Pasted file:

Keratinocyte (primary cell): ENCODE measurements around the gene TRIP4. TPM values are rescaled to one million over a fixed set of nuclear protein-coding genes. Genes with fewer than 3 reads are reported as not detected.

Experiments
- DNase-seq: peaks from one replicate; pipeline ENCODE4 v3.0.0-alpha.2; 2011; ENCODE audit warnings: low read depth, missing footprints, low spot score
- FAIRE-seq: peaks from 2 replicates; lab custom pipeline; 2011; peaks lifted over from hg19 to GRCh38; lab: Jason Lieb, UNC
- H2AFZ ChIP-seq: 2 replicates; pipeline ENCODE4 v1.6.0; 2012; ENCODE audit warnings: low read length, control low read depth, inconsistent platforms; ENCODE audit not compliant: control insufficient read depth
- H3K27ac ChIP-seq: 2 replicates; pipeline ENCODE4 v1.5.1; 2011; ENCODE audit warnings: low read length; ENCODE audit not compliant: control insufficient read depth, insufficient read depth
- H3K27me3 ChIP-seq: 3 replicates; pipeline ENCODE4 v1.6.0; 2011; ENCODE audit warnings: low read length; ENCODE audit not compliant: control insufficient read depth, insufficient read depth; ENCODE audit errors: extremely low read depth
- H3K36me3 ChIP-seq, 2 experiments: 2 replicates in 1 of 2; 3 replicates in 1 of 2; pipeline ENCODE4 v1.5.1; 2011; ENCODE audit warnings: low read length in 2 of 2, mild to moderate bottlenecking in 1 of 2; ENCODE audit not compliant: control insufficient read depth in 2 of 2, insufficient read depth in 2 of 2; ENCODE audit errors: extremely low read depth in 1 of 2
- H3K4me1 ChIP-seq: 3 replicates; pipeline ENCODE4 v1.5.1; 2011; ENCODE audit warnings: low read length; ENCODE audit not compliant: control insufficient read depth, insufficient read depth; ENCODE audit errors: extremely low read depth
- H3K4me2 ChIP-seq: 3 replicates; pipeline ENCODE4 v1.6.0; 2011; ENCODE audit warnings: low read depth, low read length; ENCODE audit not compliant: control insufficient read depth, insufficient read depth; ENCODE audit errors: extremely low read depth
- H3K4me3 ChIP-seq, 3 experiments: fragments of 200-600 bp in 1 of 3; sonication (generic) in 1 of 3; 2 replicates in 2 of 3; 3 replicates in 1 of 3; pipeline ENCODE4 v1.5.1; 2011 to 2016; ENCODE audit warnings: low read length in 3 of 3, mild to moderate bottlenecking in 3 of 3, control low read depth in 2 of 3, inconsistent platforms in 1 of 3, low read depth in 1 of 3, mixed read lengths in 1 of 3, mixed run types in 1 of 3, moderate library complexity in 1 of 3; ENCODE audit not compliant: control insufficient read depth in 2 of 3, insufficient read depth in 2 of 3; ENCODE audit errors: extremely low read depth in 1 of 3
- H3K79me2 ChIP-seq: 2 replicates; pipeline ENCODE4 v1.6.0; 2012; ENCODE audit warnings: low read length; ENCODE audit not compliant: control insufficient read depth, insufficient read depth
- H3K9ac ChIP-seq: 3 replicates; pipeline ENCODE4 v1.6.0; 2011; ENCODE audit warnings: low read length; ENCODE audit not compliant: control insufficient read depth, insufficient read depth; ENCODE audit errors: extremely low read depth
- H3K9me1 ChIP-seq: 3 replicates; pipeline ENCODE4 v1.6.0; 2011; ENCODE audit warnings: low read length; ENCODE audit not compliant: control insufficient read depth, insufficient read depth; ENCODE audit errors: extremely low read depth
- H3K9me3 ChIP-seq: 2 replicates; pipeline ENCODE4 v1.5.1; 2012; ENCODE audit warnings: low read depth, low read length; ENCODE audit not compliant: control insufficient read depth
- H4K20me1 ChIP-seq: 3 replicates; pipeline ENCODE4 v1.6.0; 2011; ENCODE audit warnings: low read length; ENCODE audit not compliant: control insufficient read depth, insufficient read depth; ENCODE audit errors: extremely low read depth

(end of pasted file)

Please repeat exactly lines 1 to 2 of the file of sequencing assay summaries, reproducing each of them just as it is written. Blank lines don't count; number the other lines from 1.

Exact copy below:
Keratinocyte (primary cell): ENCODE measurements around the gene TRIP4. TPM values are rescaled to one million over a fixed set of nuclear protein-coding genes. Genes with fewer than 3 reads are reported as not detected.

Experiments